Another good critique, in a way:
Good teams generally have four great defensemen that advance the puck. So right there as a forward, you’re spending less time in your end and less time handling the puck. I find it hard to take a stat seriously when it’s mostly based off the performance of five other guys on the ice — from a struggling d-man, to a goalie who has trouble playing the puck, to a center that goes 3-for-10 on draws every night. Your advanced stats are generally more of a reflection of which lines you’re playing with and against.
One of the biggest areas of investigation for HG, along with many others writing in hockey analytics, involves getting a better grasp on “context.” In other words, this is an important question to ask, we’ve been asking it for years (at least since the mid-2000s), and there have been several metrics built to address it. What we’ve found:
- Who you play with does matter, and there are ways to adjust for it.
- Who you play against matters a little bit, but adjustment should be limited.
- Where you tend to start your shifts also matters a little bit, but adjustment should be limited.
The capstone quote for Bissonette’s response is probably this:
Ultimately, teams don’t draft based on Corsi or possession numbers. You draft a player because you’ve watched how they perform on the ice and then consider their potential to improve.
For one, that is a limitation on the available data, and one that we’ve been addressing at HG with metrics like PCS. NHL teams are interested in improving in this area, undoubtedly because there is great value in identifying young talent that provides returns within the cheap entry-level contract years. For two, I think this is as good a point as any to note that we’re still improving our metrics. While a portion of the hockey community is hung up on bashing “Corsi”, we’ve moved on to things that are well beyond the simple Corsi concept. It’s not just about possession, it’s into the Hows of possession and scoring chance generation. We’re looking at systems, and debating the best ways to present the data.*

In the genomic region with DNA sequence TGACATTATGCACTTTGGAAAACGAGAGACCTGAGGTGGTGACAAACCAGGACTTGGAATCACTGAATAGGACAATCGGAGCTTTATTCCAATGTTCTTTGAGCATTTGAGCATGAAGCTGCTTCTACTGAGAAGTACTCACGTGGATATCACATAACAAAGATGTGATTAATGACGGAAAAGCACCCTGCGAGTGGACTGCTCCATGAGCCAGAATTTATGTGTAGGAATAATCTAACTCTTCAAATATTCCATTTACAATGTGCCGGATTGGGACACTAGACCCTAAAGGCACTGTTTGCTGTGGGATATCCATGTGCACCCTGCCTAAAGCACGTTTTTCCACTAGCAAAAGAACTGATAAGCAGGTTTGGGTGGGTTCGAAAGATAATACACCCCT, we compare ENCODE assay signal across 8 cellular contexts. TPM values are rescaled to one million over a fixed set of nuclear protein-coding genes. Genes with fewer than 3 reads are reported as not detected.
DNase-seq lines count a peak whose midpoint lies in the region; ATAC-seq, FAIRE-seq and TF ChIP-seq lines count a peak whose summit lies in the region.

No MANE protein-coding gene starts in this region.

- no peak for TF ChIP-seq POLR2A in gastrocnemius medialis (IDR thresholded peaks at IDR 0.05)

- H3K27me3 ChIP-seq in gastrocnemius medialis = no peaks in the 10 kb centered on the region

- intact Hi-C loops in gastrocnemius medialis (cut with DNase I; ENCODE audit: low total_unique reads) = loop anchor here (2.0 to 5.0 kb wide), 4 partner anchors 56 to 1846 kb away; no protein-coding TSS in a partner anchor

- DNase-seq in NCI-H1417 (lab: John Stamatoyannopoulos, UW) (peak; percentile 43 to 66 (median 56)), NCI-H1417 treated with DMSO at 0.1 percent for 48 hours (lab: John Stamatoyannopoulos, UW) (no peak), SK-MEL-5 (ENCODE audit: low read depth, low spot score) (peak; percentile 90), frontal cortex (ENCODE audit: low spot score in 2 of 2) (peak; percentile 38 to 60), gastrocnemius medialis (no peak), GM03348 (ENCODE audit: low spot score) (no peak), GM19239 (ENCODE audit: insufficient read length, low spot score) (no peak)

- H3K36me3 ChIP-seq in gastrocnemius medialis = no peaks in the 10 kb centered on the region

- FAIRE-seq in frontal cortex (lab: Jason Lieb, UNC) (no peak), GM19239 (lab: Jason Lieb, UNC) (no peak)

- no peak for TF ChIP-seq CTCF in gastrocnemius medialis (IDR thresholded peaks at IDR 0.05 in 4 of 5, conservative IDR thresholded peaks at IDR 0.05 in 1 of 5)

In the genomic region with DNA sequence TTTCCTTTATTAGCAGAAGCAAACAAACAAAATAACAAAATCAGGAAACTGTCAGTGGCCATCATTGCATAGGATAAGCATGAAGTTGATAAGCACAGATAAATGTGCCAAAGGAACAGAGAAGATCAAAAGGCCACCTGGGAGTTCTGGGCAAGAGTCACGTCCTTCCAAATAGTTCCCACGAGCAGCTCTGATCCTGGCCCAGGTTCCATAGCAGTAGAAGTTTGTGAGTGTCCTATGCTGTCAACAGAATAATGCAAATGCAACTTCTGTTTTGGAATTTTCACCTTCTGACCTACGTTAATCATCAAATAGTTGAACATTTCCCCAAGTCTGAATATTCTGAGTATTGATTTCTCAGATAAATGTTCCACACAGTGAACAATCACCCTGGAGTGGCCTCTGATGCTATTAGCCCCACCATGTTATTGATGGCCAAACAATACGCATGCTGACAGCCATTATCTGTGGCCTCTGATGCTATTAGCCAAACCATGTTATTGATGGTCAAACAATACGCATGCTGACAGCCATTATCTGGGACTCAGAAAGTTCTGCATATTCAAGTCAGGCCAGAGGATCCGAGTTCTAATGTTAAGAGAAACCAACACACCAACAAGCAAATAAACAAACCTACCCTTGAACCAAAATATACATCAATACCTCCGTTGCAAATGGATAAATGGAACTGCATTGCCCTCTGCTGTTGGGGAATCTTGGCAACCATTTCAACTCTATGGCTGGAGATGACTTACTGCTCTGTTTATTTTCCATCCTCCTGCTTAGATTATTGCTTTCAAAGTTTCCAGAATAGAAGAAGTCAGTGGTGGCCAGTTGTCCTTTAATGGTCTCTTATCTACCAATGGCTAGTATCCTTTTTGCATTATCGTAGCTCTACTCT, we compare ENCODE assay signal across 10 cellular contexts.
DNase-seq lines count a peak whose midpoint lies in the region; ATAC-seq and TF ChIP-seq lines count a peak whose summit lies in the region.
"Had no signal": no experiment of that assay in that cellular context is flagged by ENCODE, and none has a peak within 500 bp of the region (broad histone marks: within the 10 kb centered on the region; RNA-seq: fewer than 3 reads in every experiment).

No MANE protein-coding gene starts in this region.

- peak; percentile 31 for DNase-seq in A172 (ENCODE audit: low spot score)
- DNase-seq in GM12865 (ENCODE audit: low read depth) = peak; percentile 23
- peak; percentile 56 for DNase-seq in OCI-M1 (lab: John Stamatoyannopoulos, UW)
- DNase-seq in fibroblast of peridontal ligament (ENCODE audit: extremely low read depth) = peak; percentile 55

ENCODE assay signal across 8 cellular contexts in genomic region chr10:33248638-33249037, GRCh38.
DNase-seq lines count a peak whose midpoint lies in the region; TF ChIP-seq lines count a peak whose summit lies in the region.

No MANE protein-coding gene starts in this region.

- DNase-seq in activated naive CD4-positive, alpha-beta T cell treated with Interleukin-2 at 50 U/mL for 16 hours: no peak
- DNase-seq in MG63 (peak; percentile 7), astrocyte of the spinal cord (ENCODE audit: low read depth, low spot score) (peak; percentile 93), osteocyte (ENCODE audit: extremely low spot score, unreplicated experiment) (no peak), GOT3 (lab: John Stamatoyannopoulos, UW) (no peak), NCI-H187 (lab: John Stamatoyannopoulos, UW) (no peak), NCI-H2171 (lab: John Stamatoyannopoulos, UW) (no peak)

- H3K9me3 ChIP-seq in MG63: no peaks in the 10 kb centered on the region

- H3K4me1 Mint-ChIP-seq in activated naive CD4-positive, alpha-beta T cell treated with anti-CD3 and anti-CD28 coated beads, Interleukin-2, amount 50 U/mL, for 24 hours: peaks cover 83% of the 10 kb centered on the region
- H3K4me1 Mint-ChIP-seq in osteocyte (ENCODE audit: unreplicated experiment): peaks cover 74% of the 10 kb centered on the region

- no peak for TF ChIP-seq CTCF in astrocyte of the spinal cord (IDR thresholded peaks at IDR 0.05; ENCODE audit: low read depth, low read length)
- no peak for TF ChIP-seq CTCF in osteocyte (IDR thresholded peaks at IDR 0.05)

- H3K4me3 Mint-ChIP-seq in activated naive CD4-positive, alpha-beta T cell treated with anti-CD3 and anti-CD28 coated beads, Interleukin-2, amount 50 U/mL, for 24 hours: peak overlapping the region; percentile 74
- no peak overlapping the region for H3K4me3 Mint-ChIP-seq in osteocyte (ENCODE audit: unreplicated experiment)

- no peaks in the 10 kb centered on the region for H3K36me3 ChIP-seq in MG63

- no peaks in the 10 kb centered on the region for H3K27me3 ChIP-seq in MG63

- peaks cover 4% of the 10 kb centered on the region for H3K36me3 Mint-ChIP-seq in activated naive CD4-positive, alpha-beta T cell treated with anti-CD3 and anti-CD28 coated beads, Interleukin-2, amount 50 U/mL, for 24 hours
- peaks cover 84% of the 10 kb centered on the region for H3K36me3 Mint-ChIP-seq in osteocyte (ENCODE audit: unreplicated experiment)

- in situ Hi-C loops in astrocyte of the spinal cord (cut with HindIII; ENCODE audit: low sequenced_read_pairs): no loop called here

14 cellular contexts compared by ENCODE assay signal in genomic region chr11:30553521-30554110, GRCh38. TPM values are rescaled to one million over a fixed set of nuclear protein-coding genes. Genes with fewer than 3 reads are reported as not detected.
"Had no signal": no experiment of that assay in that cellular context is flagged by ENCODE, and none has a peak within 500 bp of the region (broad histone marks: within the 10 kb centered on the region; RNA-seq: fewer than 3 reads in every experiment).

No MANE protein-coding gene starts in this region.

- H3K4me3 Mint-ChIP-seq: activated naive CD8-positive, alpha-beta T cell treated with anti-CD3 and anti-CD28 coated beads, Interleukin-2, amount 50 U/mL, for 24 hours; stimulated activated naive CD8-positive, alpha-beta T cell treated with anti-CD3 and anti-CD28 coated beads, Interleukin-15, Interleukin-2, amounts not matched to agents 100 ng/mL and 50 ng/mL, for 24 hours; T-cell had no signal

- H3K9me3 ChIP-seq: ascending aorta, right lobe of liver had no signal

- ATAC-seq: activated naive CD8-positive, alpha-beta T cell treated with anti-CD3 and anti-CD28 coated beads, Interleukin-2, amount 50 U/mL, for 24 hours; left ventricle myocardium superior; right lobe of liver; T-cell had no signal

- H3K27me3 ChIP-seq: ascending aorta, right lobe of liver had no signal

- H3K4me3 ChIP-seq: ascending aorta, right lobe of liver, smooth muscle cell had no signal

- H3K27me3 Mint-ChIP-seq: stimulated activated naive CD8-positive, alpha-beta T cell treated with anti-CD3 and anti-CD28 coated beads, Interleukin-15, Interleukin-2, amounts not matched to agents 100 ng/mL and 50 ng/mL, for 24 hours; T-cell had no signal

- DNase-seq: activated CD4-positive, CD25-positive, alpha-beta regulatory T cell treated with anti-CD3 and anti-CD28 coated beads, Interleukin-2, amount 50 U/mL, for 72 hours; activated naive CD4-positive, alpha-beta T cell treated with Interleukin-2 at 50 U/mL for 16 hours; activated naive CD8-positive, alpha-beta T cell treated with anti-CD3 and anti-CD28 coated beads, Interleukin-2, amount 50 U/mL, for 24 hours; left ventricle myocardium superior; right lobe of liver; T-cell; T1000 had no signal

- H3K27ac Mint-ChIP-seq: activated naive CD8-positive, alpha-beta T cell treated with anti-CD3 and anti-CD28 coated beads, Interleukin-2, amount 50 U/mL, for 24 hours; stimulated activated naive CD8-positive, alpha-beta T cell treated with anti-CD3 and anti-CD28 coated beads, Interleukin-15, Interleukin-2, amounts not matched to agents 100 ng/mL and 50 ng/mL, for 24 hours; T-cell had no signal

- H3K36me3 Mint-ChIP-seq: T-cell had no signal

The irony of this interview response is that I had the opportunity earlier this year to participate in a piece for Grantland called “Knuckles vs. Numbers,” which talked about enforcers and the role analytics played in reducing their place in the game. I actually met Bissonnette, and he was fun – we joked about “the Corsis”; I used the opportunity to mention to him that he wasn’t actually a bad player by the numbers. In fact, he might have had a better career if the people above him hadn’t converted him away from his familiar position, as a defensive defenseman. While he deflected the comment, in retrospect I wonder if he even heard me, or if it got lost in the chorus of voices that switched him and held him in that enforcer role. There’s a momentum to a move like that, and if it takes you to the NHL, it becomes why you’re there. He alluded to it earlier in the interview:
Obviously, we’re dumb enough to accept a role that requires us to take a pounding in the head. But at the same time, we’re smart enough to adapt to make it to the NHL. Most fighters dreamed of being skill players at some point, but there’s something to be said for being able to honestly evaluate yourself and realize you need to change the way you play in order to make it. I don’t think that’s dumb at all.
I’ve always held that enforcers are channeled towards a perversion of the NHL dream they had growing up, and I agree that it wasn’t dumb to say, “This is the path to the NHL that they’ve given me, and I’m going to take it.” To be honest, though, and to honestly evaluate Paul Bissonnette, we sacrificed good hockey and potentially good players on a sort of brutal cult of personality.
And analytics might’ve helped us out.
* These hyperlinks are just part of the list. I’d like to also call attention to Corey Sznajder’s exhaustive efforts in his All Three Zones Project, as well as Micah Blake McCurdy’s brilliant data visualization work over at Hockey Viz. A couple of great examples of how this is more than just numbers…